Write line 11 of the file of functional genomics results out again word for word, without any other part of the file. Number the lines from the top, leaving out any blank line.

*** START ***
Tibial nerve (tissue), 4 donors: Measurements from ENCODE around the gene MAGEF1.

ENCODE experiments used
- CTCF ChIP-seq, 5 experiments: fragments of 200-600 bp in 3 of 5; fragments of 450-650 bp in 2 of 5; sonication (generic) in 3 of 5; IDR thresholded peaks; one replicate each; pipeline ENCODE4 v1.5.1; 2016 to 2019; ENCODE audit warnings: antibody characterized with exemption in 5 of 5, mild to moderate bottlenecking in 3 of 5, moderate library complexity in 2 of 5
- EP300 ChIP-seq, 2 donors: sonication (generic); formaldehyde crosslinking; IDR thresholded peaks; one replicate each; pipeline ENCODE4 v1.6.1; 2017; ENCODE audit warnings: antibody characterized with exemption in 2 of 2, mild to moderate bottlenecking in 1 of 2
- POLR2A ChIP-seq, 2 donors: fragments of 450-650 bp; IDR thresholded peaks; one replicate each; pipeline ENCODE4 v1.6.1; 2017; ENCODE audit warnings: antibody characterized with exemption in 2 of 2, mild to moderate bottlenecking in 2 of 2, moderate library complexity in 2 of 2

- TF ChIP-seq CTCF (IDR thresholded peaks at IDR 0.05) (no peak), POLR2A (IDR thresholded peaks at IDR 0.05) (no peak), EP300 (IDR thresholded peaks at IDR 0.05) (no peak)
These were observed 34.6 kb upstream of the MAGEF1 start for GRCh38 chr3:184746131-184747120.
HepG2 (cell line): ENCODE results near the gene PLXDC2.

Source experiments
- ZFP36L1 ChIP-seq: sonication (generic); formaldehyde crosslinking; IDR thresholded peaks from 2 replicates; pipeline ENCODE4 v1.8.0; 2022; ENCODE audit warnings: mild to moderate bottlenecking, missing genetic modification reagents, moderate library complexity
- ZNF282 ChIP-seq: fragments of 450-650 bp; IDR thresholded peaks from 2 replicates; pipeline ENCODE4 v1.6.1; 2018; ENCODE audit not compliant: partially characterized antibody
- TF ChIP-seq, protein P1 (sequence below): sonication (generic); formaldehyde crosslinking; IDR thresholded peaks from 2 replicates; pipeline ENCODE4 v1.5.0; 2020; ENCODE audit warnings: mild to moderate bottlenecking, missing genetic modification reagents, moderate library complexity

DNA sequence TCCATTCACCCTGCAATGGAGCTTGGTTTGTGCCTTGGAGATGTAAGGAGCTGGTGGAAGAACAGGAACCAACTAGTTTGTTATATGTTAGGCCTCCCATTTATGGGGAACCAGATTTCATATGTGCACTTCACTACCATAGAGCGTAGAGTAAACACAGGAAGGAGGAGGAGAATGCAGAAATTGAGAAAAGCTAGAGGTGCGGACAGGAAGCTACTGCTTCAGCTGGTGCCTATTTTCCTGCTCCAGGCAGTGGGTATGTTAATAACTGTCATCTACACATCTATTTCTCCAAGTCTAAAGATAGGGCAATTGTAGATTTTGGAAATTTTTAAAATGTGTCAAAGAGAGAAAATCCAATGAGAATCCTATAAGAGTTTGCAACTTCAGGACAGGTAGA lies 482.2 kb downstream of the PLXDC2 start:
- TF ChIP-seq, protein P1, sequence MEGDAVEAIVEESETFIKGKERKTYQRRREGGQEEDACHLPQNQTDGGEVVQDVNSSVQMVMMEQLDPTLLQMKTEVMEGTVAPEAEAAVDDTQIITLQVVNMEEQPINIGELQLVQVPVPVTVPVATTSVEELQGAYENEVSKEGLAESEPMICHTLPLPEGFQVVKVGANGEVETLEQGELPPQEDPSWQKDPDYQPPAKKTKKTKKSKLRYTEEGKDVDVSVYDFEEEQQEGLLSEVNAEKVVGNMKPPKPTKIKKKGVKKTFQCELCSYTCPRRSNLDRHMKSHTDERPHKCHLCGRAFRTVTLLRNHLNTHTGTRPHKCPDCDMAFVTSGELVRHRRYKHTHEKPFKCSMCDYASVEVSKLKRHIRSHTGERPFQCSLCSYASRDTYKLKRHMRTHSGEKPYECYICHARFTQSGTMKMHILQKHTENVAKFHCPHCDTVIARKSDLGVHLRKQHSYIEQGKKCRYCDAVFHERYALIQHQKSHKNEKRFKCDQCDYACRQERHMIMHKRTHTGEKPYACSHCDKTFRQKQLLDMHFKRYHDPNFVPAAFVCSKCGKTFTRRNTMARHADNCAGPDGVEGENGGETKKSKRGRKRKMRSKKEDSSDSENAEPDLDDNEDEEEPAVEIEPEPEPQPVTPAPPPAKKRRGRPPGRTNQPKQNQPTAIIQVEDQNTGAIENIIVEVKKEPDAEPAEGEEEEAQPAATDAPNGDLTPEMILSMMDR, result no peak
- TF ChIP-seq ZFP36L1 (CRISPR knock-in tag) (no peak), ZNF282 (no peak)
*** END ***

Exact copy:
- ZNF282 ChIP-seq: fragments of 450-650 bp; IDR thresholded peaks from 2 replicates; pipeline ENCODE4 v1.6.1; 2018; ENCODE audit not compliant: partially characterized antibody